NASA is still exploring space

NASA researches dangers in space with twin brothers

A special experiment in space starts at the end of March: one twin lives in space for a year, the other stays on earth. Then the US space agency NASA compares their state of health. NASA wants to clarify in detail what dangers the human body would have to contend with on the journey to Mars.

NASA astronaut Scott Kelly (left) flies to the ISS for a year, his twin brother Mark stays on Earth. The two twins are genetically almost identical, so that NASA wants to research what influence the stay in space has on the human body in detail.

Photo: NASA / JSC

On March 27, the time has come: Scott Kelly flies from the Baikonur spaceport in Kazakhstan to the International Space Station ISS. The US astronaut is supposed to hold out for a whole year on the outpost of humanity. The highlight: Scott's twin brother Mark, also formerly an astronaut, is meanwhile sitting comfortably on the ground.

Twin brothers have almost identical genetic makeup

NASA now has a unique opportunity: The 51-year-old brothers have almost identical genetic makeup and comparable physical conditions, but live for a year in environments that could hardly be more different.

On March 27, Scott Kelly will take off for the ISS from the Baikonur spaceport in Kazakhstan. He will be a guest on the International Space Station for one year.

Source: NASA

By comparing the medical data at the end of the year, it is then possible to explain more precisely what effects a long-term stay in space has on the body. In theory at least. "What we are learning here is a bit anecdotal, but it will give us a feeling for which areas we need to research more closely," the dpa news agency quoted Scott Kelly.

How much meight to create the universe for the body?

As soon as Scott Kelly is on solid ground again, the detailed check-up begins: the doctors examine in direct comparison with Mark what effects the stay had on his body. How severe is muscle and bone loss? Have the eyes and the immune system weakened? What consequences did different intracranial pressure have on the brain, on perception and logical thinking?

Trying on the spacesuits: The astronauts of Expedition 43 to the ISS have taken their seats in front of the Soyuz capsule, which is being technically checked again for the flight to the International Space Station in the space center in Baikonur. From left: NASA astronaut Scott Kelly and the Russian cosmonauts Genadi Padalka and Michail Kornienko.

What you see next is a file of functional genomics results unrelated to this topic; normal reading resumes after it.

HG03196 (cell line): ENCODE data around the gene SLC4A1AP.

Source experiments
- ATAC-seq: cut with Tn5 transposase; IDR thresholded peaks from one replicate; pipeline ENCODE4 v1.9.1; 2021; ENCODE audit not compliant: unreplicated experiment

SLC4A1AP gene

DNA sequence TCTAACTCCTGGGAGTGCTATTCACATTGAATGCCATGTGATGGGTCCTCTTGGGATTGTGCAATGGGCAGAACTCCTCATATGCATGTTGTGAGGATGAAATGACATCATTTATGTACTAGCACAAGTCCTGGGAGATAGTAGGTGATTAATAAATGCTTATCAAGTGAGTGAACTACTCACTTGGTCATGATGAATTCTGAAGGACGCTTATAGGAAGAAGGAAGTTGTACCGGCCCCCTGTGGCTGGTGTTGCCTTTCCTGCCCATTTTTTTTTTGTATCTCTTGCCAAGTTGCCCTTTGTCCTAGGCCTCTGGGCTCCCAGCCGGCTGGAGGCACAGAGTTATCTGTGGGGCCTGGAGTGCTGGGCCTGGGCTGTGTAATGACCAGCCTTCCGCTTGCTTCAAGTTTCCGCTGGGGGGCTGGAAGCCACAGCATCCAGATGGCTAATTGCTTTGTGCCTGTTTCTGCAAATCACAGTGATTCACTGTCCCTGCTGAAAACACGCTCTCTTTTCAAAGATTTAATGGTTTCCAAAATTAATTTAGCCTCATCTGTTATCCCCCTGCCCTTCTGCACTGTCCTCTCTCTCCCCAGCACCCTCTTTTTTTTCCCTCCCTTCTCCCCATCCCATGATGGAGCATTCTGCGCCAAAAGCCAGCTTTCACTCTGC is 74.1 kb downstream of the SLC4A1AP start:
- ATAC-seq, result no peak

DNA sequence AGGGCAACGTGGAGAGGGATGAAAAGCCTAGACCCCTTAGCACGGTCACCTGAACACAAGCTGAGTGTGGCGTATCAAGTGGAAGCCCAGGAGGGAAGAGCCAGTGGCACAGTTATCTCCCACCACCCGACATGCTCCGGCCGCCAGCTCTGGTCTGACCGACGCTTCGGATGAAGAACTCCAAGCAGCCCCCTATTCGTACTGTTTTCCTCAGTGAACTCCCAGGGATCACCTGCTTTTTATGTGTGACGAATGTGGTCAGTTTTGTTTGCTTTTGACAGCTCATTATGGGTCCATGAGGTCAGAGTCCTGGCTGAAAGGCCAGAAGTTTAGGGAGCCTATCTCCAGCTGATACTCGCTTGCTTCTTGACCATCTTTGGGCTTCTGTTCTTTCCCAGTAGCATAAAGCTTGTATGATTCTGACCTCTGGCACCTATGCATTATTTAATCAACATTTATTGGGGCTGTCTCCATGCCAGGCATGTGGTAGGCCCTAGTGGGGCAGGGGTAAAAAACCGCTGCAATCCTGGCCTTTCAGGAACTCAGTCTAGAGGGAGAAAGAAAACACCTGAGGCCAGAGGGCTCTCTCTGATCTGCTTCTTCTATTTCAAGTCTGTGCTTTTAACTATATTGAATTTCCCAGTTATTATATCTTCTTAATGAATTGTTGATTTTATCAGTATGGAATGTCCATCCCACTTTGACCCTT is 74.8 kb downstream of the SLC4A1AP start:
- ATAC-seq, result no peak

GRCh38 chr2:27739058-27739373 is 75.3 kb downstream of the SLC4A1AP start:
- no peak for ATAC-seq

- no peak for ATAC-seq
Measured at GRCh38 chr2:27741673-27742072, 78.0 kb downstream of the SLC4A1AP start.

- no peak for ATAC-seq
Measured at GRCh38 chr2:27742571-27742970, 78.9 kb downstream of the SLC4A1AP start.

Source: Victor Zelentsov / NASA

The researchers also take a close look at the DNA. They are investigating whether the genetic material has aged faster and whether there have been changes due to cosmic rays that could lead to cancer. Last but not least, they are interested in the effects of stress and different foods on the bacteria in the digestive tract.

Flight to Mars is a top priority for NASA

The findings are intended to help NASA move a little closer to the manned mission to Mars. It's a top priority for the US space agency through 2030. "We will use every minute of our time and every dollar of our budget for it," announced NASA boss Charles Bolden two years ago at the US conference "People on Mars". "The interest in a Mars mission has never been greater". The flight to the Red Planet would take between 500 and 600 days.

Interior of the ISS: Will cosmic rays change the outcome of Scott Kelly within a year? How will the changed cranial pressure affect logical thinking?

Source: NASA

Mars is not only fascinating for NASA. Mars One also has big eyes. The private Dutch foundation wants to build a colony on the Red Planet with volunteers. Among the applicants for the mission is the 26-year-old German Marc André, who was promoting himself in an application video: “I really want to go to Mars for the rest of my life. I know a lot about the planet and would like to experience something and have fun together with others. "

A contribution from:

  • Patrick Schroeder

    Patrick Schroeder works as a freelance journalist for magazines and online magazines such as VDI Nachrichten and Ingenieur.de.